If it wasn’t already obvious, product development is an investment. You are going to spend money for many months, if not years, in hopes of creating revenue at some point in the future. Product development is where you’re translating product strategy into reality, namely the tactical decisions for a series of major roadmap initiatives.
Ultimately, the goal of the product roadmap features & releases is to make this ROI (Return on Investment) as big as possible! And, like any good leader, it is essential to communicate the goal to your engineering team. Remind everyone why each roadmap feature is valuable to the company, how it aligns with the product mission, its strategies and OKR (Objectives and Key Results). Since product managers rely heavily on cross-functional product development teams to undertake their significant roadmap initiatives (User Experience/User interface designer, Engineers, Quality Assurance, Data Analyst, etc.), communicating the "why" grounds the team.
People, culture and leadership, although difficult to measure, proves to be the strongest driver of performance results. Product management plays a lead role in championing the roadmap effort in the best performing businesses, thus creating a positive climate and culture for constructive solutions. Each team member is a part of the product development team and has an equal stake in it.
The mission of the product is indeed necessary information for all engineering and product development workers on the team to have. The number of engineering hours needed to develop a product release is primarily driven by the choice of the roadmap initiatives and corresponding scope requirements. Make sure the short-term roadmap initiative’s scope conditions are complete, accurate, and understood by the engineering team. These are referred to as product requirements.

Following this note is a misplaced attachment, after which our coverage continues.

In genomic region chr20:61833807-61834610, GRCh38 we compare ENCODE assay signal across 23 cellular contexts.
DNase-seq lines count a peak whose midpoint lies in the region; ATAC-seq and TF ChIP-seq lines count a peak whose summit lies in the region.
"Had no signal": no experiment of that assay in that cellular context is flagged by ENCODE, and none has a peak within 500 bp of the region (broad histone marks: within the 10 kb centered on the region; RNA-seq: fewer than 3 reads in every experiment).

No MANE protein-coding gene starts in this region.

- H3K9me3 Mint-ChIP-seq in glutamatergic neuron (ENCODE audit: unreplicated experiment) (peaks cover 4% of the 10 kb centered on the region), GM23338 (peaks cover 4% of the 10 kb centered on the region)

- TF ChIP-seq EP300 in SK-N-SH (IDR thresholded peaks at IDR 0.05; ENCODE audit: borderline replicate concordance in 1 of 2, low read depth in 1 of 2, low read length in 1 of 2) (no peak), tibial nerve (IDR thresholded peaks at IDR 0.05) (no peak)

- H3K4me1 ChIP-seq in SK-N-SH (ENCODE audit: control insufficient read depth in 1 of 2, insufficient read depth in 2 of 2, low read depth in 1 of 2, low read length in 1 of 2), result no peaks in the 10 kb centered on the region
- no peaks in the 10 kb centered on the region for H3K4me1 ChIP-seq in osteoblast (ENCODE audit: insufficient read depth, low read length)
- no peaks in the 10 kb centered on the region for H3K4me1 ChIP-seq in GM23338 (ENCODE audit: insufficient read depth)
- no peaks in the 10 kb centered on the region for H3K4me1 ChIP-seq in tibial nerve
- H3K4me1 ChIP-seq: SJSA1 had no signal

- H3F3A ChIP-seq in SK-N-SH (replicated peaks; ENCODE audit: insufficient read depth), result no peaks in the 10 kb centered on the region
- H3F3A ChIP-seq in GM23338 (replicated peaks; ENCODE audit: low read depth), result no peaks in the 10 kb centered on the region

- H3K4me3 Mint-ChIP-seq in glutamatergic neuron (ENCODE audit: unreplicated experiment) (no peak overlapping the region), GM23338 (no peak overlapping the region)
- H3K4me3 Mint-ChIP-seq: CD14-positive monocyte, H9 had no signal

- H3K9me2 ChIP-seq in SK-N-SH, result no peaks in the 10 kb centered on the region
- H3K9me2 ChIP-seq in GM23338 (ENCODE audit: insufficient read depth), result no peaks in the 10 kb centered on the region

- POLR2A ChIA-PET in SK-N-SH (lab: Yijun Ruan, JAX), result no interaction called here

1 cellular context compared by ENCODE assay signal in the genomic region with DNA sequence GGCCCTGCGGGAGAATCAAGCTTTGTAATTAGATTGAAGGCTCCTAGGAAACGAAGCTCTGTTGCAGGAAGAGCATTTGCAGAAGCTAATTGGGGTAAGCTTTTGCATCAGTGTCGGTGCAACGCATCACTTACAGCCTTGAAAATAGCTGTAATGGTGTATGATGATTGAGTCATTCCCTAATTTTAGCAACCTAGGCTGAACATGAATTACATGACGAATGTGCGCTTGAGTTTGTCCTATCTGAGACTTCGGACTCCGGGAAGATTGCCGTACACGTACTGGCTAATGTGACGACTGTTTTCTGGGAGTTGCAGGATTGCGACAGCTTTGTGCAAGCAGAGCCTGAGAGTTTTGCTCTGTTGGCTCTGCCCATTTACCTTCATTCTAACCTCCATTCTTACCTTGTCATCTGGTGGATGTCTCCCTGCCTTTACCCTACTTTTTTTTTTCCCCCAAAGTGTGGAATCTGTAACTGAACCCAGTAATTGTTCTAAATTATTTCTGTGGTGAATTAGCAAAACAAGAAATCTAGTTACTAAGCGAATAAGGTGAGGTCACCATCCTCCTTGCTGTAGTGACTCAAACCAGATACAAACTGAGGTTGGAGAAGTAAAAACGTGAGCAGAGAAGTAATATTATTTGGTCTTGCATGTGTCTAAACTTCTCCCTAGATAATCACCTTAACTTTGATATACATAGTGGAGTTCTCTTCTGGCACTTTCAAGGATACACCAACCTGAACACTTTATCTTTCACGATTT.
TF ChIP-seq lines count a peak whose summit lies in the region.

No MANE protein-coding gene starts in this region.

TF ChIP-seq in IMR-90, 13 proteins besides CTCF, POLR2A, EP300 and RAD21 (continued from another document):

Some concepts for any given set of product requirements will take significantly more engineering hours to develop than others. Spending a few pennies, ensuring that the right requirements are defined, refined and validated will save dollars in product development and delivery.
The biggest thing to do is to assemble a team! Product requirement generation is very much a team sport. Success comes from how well they play as a team and less about the individual.
Developing on requirements is different than designing a product or building a prototype; deciding what technology or approach to use engineering these requirements can mean the difference between success and failure. If this is a flawed decision, a lot of time and money can be wasted quickly and easily.
Thus, a product development team that can help make the trade-offs are the essence of great engineering!
Successful Product Development
For a product manager to successfully move product development teams into execution, follow these 6 essential steps:
- Write a scope statement breaking it down into "must have", "nice to have" and "wishlist".
- Write a one-page product requirements document focusing only on the "must have" scope.
- Identify both functional and non-functional requirements (ex: Security, Performance, Capacity, Recovery)
- Complete User Experience Design (UX) completing wireframes annotated with non-functional details.
- Create the User Interface Design (UI) on top of reviewed and green-lit wireframes.
- Do an engineering verification discussing functional and non-functional requirements.
Remember to always have more than one person review each stage. Don’t let the team progress to the next stage until the existing stage has been thoroughly validated. This takes discipline, but it is very cheap insurance that will lower product development costs and time.
Without a good Product Roadmap and the Product Requirements exercise, your Product Development team really won’t know where they are going. Corroborate that your team is all on the same page and ensure they each have a different picture in their minds on exactly what the new product features will be.
Written by Jessica Scandaliato. Thanks to Paul Ortchanian for contributing research to this article as well as reading drafts and overseeing aspects of its publication. Also, if you have any feedback or criticism about this article, then shoot us an email firstname.lastname@example.org.